4 ENTER 5 √x 2 CHS x -4.4721 -2√5
I   4.0000 4 - 2√5 i
÷ -295.4551 2i (-8 + 6i)3 / (4 - 2√5 i)
2 ENTER 5 √x 4 CHS x -8.9443 -4√5
I   2.0000 2 - 4√5 i
÷   9.3982 Real part of the result
Re↔Im -35.1344 Imaginary part of the result
 

 

11 - The "DATE" Function
DATE returns the date and the day of the week of a date, as well as the date and day of the week of any date a number of days apart from the date in Y (both in the future and in the past).
ΔDYS returns the number of days between date y and date x.
The accepted range is Jan 1,0001 through Dec 12,9999.
The following examples reflect the date format used in the U.S.A. and in English-speaking Canada, i.e. month first, followed by day. For all other regions, day and month must be swapped.

DATE:
Input
Result Notes
12.252000 12.25.2000 Monday Christmas in year 2000
12.252 12.25.0002 Monday Christmas in year 2
12.25002 12.25.0020 Wednesday Christmas in year 20
1.7 1.07.2012 Wednesday January 7 of the current year
25.1 1.25.2012 Wednesday Months too large are treated as days (if possible and unambiguous)
25.25 0.00 (blinking) Illegal date
10.25 10.25.2012 Thursday October 25 of the current year
3.201727 3.20.1727 Thursday Isaac Newton's day of death (Gregorian calendar)
-3.201727 3.20.1727 Monday Isaac Newton's day of death (Julian calendar)
3.174 3.17.0004 Monday Short for 3.170004
3.17400 3.17.0400 Saturday Short for 3.17400
-8.011291 8.01.1291 Wednesday  
8.011291 8.01.1291 Wednesday Dates before Oct 15,1582 always use the Julian calendar
0 (Today's date) Y may not contain a valid date (except today's date)
25 (Date in 25 days) Y may not contain a valid date (except today's date)
-500000 (Date half a million days ago) Y may not contain a valid date (except today's date)
100 6.09.1815 Friday y = 3.011815 (Napoleon's landing near Antibes)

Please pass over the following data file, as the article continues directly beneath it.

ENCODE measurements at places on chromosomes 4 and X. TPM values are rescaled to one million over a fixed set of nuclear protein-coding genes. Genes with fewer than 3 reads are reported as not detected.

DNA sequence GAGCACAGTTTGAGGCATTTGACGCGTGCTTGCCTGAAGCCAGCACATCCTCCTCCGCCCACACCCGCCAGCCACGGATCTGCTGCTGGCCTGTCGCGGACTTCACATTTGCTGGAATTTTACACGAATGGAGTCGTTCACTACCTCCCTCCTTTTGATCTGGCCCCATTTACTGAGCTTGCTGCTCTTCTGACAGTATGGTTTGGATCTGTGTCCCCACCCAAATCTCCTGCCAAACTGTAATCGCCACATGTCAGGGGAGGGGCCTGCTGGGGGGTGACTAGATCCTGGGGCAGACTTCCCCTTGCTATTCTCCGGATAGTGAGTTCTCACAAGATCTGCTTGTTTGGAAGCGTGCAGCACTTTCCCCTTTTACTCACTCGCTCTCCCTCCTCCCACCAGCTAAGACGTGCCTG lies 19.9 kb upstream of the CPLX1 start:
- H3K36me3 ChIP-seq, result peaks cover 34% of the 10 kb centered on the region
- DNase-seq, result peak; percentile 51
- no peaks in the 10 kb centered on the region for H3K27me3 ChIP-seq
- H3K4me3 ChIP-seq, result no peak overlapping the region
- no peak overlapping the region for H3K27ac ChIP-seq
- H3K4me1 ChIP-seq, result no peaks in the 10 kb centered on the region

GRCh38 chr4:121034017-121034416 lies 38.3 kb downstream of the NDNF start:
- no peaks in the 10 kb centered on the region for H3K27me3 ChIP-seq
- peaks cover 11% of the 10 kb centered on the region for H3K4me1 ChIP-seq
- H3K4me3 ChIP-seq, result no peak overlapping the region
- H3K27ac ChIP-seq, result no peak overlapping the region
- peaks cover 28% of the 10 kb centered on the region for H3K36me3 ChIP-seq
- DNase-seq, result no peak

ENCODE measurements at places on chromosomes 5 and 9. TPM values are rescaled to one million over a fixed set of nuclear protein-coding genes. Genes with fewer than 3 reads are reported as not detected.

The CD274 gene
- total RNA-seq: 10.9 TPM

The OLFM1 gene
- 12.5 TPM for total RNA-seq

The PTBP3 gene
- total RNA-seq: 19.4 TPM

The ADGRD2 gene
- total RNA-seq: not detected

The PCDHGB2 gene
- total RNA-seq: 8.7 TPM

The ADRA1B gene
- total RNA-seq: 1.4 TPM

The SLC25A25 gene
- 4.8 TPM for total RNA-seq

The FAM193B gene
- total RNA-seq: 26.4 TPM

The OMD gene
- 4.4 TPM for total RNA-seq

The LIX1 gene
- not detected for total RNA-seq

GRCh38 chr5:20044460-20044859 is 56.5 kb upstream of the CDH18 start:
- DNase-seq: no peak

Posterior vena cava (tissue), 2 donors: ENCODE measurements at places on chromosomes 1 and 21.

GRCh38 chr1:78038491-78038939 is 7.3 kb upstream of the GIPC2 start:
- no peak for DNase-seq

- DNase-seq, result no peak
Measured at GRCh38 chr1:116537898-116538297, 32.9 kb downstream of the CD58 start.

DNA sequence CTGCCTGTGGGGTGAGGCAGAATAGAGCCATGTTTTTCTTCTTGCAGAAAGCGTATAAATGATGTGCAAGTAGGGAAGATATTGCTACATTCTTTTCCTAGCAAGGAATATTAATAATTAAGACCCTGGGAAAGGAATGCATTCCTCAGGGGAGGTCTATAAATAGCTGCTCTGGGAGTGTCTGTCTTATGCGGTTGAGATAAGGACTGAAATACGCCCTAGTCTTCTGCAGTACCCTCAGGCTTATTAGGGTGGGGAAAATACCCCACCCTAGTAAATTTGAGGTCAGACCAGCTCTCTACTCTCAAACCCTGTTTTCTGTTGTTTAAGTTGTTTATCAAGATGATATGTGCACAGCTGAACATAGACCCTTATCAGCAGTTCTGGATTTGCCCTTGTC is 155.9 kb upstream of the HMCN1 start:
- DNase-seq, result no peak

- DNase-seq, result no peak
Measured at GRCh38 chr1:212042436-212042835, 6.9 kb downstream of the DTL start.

ΔDYS:
Input
Result Notes
3.011815 ENTER 6.221815 113 Napoleon's "Hundred Days"
9.011939 ENTER 9.021945 2193 Duration of World War II
1.012005  ENTER  9.012005   ΔDYS  x↔y 240 Number of days on the basis of 30 days per month
 

 

12 - Calendar Reform
The Gregorian calendar hasn't been universally accepted from the beginning (1582). Britain and the British Empire, for example, adopted the Gregorian calendar in 1752. Which Gregorian date followed the last Julian date, Wednesday, 2 September 1752?

Input: -2.091752  DATE  1  DATE  results in Thursday, 14 September 1752

In Russia the October Revolution was in fact a November Revolution:
Input: -25.101917  DATE  0  DATE  = Wednesday, 7 November 1917

 

 

13 - Extended Σ+ Functions
The key Σ+ may be used in conjunction with STO and RCL. STO  Σ+ stores x in R7, y in R8, RCL  Σ+ retrieves the register values to x and y, respectively.
Register arithmetic may be applied as STO/RCL  [op]  Σ+, where [op] is one of the basic functions addition, subtraction, multiplication, or division.
This makes it easy to process 2-dimensional values like vectors.
All operations may be used in complex mode.

Example: Find half of the sum of the vectors (6,7) and (8,11).
Input: 7  ENTER  6  STO  Σ+  11  ENTER  8  STO  +  Σ+  0.5  ENTER  RCL  x  Σ+  returns the result vector (7,9)

 

 

14 - Weighted Mean
You fill your gas tank 30 times at the following prices:

Price per gallon (y) 3.66 3.71 3.64 3.79 3.72 3.69 3.80
Number of times (x) 9 7 2 1 4 4 3

What's the average gas price?

Clear the statistics registers with CLEAR. Enter the values shown above (for each pair: y ENTER x, then Σ+).

Result: xw,s = 3.70 (with a standard deviation of y = 0.05)

 

 

15 - Remarkable Formulas
Use RPN-45 to easily verify the following strange formulas:

1 - Norwegian mathematician Caspar Wessel (1745 – 1818) found this expression:


Make sure the calculator is set to angular mode DEG and activate mode CMPLX.
4  ENTER  3  √x  x  4  I  3   1/x  yx   →
(read the imaginary part of the result as 10°)

2 - Benjamin Peirce, an American mathematician (1809 bis 1880), called the following
relation "a mysterious formula":


Activate CMPLX mode, then compute Pi minus the right side of the equation:
π  2  ENTER  1  Re↔Im  ÷  LastX  ln  x   –  (the result is 0, as expected)